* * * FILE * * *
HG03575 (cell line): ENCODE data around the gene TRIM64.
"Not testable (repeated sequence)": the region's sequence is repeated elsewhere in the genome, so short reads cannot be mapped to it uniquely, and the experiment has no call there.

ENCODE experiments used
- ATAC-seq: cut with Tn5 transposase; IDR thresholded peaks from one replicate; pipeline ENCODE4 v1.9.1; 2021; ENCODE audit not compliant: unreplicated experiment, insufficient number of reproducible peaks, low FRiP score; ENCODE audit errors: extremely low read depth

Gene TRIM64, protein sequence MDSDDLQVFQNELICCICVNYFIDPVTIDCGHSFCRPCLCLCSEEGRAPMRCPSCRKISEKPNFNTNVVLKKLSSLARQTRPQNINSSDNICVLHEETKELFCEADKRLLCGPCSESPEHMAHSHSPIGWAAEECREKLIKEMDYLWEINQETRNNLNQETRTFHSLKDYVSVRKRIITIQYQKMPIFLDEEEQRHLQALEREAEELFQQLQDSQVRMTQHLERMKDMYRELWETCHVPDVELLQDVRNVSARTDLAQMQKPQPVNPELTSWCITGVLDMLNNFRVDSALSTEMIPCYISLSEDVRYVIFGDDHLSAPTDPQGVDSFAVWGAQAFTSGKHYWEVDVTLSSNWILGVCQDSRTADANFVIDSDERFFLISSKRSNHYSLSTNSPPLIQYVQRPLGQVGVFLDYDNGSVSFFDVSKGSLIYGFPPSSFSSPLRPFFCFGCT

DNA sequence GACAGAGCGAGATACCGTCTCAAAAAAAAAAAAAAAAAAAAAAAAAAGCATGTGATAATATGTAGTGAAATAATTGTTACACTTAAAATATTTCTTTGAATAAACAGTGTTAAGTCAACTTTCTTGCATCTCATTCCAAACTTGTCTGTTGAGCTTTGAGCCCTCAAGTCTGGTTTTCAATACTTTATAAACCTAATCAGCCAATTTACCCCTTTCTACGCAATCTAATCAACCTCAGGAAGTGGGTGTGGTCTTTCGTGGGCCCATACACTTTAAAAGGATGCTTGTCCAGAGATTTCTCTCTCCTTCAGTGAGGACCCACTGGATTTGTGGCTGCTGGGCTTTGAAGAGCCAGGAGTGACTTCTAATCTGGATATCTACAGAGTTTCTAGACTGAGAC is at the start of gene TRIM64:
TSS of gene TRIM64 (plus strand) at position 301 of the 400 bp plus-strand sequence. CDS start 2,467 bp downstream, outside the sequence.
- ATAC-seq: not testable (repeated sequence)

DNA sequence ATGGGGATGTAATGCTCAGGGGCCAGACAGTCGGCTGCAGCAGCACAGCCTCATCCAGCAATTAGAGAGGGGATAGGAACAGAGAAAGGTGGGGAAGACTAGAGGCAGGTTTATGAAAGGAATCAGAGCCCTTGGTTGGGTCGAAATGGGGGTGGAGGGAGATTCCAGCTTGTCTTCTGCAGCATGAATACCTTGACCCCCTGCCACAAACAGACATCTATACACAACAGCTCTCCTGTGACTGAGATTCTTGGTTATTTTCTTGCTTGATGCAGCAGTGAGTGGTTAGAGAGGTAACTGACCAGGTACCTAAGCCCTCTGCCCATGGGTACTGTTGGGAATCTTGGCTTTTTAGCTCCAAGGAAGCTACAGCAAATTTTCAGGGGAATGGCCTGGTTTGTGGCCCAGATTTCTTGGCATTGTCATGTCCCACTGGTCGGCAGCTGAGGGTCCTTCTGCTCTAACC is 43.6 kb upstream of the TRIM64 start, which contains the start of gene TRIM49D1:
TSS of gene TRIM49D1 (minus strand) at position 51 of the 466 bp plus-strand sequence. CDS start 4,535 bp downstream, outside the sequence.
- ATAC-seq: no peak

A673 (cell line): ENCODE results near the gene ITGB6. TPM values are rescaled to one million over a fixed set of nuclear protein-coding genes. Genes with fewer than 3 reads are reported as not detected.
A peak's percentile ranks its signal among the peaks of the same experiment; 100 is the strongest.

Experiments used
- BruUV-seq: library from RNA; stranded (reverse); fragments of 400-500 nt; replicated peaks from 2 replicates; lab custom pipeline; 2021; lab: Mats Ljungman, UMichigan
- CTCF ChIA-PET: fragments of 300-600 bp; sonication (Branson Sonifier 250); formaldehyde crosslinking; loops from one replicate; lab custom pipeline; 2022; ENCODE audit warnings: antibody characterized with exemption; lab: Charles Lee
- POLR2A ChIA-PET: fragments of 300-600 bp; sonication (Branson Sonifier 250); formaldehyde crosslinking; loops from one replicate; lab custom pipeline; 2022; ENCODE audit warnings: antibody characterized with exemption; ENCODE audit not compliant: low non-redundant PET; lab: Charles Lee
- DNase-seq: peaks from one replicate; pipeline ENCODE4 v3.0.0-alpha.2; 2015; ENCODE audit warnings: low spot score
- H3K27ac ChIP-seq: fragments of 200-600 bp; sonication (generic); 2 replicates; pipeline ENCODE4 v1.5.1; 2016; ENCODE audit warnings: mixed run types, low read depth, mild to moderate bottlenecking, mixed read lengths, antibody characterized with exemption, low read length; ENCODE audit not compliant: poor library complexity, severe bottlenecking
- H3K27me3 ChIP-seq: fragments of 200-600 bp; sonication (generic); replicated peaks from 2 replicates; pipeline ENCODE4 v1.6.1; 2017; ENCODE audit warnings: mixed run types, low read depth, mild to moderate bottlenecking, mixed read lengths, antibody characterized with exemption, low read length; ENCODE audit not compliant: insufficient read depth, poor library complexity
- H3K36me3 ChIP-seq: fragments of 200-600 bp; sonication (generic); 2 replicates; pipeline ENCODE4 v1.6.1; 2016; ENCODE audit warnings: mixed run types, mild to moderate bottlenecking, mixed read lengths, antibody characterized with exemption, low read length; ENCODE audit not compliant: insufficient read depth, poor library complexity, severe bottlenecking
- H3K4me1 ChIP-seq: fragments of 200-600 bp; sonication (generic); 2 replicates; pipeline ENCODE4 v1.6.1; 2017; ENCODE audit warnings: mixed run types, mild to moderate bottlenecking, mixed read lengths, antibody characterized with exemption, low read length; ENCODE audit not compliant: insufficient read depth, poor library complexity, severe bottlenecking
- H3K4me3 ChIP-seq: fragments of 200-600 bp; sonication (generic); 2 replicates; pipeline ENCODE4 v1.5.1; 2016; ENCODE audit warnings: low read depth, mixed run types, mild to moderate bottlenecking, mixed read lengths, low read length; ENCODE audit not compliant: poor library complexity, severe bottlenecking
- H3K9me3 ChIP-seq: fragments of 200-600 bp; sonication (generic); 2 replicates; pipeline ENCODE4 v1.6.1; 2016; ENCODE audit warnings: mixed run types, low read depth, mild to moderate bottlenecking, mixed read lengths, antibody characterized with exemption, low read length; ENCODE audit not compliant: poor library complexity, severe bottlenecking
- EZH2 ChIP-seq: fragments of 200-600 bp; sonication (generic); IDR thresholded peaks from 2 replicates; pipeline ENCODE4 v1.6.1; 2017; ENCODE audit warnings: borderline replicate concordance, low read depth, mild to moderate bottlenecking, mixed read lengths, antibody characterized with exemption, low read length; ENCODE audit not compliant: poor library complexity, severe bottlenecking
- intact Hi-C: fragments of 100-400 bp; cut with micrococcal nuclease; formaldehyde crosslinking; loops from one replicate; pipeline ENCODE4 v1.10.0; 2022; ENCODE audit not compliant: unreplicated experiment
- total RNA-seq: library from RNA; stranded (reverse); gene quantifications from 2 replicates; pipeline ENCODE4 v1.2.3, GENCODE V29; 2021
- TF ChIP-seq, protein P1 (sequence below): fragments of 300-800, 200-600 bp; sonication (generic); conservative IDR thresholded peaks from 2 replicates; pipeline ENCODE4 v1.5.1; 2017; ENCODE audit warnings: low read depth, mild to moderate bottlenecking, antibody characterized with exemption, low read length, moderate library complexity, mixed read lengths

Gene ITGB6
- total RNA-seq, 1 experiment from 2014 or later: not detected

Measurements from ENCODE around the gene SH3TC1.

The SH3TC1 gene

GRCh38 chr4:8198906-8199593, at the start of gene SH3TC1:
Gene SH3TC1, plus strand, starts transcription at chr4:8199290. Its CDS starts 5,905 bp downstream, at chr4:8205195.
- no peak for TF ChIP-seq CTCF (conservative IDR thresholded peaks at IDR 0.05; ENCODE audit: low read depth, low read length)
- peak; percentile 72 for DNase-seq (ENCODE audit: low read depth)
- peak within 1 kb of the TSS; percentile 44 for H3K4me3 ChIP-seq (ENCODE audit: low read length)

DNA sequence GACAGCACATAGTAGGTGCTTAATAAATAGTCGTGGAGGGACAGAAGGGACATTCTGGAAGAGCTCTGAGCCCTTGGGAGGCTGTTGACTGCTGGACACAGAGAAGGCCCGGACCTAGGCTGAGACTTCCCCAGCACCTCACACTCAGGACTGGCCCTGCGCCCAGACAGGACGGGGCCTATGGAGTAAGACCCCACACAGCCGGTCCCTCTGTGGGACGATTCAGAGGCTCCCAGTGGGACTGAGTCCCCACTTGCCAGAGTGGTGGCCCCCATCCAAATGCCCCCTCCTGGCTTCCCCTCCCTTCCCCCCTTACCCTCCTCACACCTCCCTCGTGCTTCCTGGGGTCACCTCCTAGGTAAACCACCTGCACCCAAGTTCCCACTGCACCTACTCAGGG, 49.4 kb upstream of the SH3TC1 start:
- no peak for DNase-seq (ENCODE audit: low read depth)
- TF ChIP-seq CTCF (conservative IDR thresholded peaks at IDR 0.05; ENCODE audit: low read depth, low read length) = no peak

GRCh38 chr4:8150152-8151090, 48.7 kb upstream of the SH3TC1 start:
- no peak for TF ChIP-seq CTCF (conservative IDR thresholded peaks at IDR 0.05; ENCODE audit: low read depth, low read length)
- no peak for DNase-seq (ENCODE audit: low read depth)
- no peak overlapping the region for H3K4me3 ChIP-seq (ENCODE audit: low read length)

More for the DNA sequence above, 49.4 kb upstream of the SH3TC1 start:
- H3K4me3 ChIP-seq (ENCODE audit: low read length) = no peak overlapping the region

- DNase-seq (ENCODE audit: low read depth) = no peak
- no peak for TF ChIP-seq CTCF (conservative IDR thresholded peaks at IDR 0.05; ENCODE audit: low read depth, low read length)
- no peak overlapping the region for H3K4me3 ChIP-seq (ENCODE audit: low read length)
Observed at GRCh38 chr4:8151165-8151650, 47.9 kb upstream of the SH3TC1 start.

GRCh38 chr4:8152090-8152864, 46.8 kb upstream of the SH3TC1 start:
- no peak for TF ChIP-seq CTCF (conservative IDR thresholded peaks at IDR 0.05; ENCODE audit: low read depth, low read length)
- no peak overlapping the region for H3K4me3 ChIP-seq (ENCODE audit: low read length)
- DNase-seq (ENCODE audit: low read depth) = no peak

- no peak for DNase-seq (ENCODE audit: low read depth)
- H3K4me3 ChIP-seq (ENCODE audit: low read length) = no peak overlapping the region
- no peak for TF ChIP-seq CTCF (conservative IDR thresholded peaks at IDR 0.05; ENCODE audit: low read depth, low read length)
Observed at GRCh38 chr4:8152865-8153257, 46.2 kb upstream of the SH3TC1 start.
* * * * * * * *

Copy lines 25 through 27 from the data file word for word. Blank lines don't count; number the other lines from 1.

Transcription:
- EZH2 ChIP-seq: fragments of 200-600 bp; sonication (generic); IDR thresholded peaks from 2 replicates; pipeline ENCODE4 v1.6.1; 2017; ENCODE audit warnings: borderline replicate concordance, low read depth, mild to moderate bottlenecking, mixed read lengths, antibody characterized with exemption, low read length; ENCODE audit not compliant: poor library complexity, severe bottlenecking
- intact Hi-C: fragments of 100-400 bp; cut with micrococcal nuclease; formaldehyde crosslinking; loops from one replicate; pipeline ENCODE4 v1.10.0; 2022; ENCODE audit not compliant: unreplicated experiment
- total RNA-seq: library from RNA; stranded (reverse); gene quantifications from 2 replicates; pipeline ENCODE4 v1.2.3, GENCODE V29; 2021